The most famous leaders of the movement were Susan B. Anthony, Lucy Stone or Sojourner Truth. It helped them to have human rights and live free of violence, free from slavery, fair and equal wages and to own property. Then there was a prison movement. It was created around the 1800 when it was noticed by activists that prisoners were abused and the mentally ill were horribly. A humanitarian name Dorthea Dix felt that the mentally ill should not be housed with the common prisoner and that the prisoners should not be abused and ill-treated. Because of her new institutions were created for the mentally ill, like mental institutions. The prison reform was and still is today to create a more effective system to improve conditions within the prison and its prisoners. “The detrimental impact of imprisonment, not only on individuals but on families and communities, and economic factors also need to be taken into account when considering the need for prison reforms.” (Unodc.org, 2018) To treat them more humanely, to reform them, to educate and to make it overall more safe and sanitary for the incarcerated. Also, to prohibit cruel and unusual punishment, to give them better access to counseling, to reestablish family bonds etc. With the education movement activists and advocates wanted to make education more readily available to all that wanted to learn but especially children. The man who led this movement was Horace Mann, as a child he only attended school for a very short period. So, he saw it fit to lead a movement to educate all the proper way. He advocated that property tax were being used to fund the school’s. A lot of children of the rich were send to private schools and very few areas had public schools that were available to the rest of the children. People believed that if children could attend school and get educated that they would create less mischief and become good citizens. Mann stretched the school year to a half year and made changes in school educational modules.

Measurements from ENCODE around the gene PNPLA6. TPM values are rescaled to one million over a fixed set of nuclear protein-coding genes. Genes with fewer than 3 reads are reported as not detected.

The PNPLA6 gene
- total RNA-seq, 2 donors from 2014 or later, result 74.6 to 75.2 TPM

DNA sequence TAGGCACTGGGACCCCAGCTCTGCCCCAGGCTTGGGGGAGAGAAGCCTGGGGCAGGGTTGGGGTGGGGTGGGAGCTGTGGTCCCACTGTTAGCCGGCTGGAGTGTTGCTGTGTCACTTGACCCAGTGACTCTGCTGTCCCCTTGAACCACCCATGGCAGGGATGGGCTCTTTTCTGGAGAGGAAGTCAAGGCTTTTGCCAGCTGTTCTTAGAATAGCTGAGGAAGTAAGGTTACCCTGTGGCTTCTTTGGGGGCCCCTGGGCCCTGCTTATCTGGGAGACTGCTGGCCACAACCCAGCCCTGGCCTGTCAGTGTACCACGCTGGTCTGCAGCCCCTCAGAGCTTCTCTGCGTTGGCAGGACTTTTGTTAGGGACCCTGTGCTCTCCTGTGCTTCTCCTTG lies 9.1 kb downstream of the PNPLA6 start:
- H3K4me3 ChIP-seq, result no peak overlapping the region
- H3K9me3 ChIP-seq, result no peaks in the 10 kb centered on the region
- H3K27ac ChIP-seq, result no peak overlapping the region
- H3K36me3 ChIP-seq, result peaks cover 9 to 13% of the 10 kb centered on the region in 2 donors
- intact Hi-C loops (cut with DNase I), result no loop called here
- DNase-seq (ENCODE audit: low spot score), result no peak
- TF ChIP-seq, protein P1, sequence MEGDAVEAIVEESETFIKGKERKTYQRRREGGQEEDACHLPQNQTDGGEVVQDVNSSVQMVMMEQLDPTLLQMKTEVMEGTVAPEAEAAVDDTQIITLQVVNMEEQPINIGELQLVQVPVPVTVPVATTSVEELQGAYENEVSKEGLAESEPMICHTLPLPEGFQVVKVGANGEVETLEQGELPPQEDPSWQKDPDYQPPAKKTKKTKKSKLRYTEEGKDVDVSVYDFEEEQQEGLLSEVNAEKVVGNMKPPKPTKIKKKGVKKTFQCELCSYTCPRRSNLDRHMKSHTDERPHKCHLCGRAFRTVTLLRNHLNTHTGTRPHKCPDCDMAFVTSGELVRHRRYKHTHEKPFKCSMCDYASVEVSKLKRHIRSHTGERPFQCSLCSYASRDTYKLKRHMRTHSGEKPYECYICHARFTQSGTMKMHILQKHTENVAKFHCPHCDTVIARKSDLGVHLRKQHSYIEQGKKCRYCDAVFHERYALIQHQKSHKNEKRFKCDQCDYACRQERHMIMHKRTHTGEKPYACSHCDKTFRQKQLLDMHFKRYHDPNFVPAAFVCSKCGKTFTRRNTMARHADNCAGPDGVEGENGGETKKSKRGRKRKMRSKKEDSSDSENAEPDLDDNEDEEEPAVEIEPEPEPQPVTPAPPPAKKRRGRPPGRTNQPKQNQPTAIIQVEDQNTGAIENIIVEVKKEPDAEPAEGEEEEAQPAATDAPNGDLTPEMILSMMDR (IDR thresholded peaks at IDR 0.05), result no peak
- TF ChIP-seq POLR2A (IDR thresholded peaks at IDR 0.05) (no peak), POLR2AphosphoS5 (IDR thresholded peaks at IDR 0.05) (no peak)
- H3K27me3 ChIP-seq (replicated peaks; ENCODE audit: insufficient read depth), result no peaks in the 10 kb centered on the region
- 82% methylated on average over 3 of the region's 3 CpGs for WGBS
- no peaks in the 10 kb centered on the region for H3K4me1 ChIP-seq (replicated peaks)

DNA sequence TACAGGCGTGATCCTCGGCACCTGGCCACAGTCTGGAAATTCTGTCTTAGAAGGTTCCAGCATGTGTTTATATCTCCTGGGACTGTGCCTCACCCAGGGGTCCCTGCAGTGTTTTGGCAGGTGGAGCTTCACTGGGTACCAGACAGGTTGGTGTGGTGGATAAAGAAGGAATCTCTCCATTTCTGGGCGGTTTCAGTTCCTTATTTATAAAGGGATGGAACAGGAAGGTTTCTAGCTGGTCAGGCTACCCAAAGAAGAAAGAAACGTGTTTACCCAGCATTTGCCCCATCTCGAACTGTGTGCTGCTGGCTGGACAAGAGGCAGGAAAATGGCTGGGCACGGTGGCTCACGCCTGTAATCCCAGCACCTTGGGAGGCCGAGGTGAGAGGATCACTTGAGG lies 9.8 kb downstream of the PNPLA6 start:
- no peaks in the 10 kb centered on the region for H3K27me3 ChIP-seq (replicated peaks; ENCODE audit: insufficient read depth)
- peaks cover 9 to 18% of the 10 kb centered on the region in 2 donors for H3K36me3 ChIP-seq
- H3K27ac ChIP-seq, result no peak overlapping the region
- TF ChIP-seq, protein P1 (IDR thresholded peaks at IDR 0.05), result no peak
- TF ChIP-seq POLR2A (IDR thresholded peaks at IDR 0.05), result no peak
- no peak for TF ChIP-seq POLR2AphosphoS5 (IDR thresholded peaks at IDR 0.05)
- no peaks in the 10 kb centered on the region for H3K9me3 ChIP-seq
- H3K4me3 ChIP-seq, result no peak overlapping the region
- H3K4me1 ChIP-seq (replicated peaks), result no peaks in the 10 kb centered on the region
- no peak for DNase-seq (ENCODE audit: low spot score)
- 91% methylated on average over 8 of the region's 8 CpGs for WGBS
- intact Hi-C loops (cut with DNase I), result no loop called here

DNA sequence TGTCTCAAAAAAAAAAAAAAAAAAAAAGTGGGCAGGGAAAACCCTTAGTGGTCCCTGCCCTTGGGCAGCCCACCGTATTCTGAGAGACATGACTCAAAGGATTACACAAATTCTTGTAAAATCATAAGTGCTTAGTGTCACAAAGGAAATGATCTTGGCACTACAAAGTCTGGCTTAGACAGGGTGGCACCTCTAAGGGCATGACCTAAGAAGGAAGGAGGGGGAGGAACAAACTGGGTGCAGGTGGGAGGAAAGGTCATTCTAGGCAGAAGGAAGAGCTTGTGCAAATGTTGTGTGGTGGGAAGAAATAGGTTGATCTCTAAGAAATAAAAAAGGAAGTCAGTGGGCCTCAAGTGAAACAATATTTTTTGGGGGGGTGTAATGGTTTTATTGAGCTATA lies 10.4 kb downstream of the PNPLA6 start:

By the mid-1800s, most states had acknowledged three fundamental standards of government funded instruction: that school ought to be free and upheld by charges, that educators ought to be prepared and that kids ought to be required to go to class. “Progressives also pursued efficiency in the educational system. They argued that, in order for citizens to work better in their jobs and participate in politics, they needed to be well educated. Thus, in cities and towns, Progressives helped build more schools and improved teacher education and salaries.” (Schultz, 2014) by 1850 America still did not offer training to everybody. Most secondary schools and universities did not concede females. Now there was also the anti-slavery movement also called Abolitionism it was created to free the slaves and end the trade. It all started around 1830 by a reformer name William Lloyd Garrison how was the founder of the American anti-slavery society. Slaves were treated as property by the whites it ended with the 13th amendment. The movement was to abolish the slavery and immediate emancipation of all slaves and to end discrimination and segregation. To give them basic human rights. “The 13th Amendment to the Constitution declared that “Neither slavery nor involuntary servitude, except as a punishment for crime whereof the party shall have been duly convicted, shall exist within the United States, or any place subject to their jurisdiction.”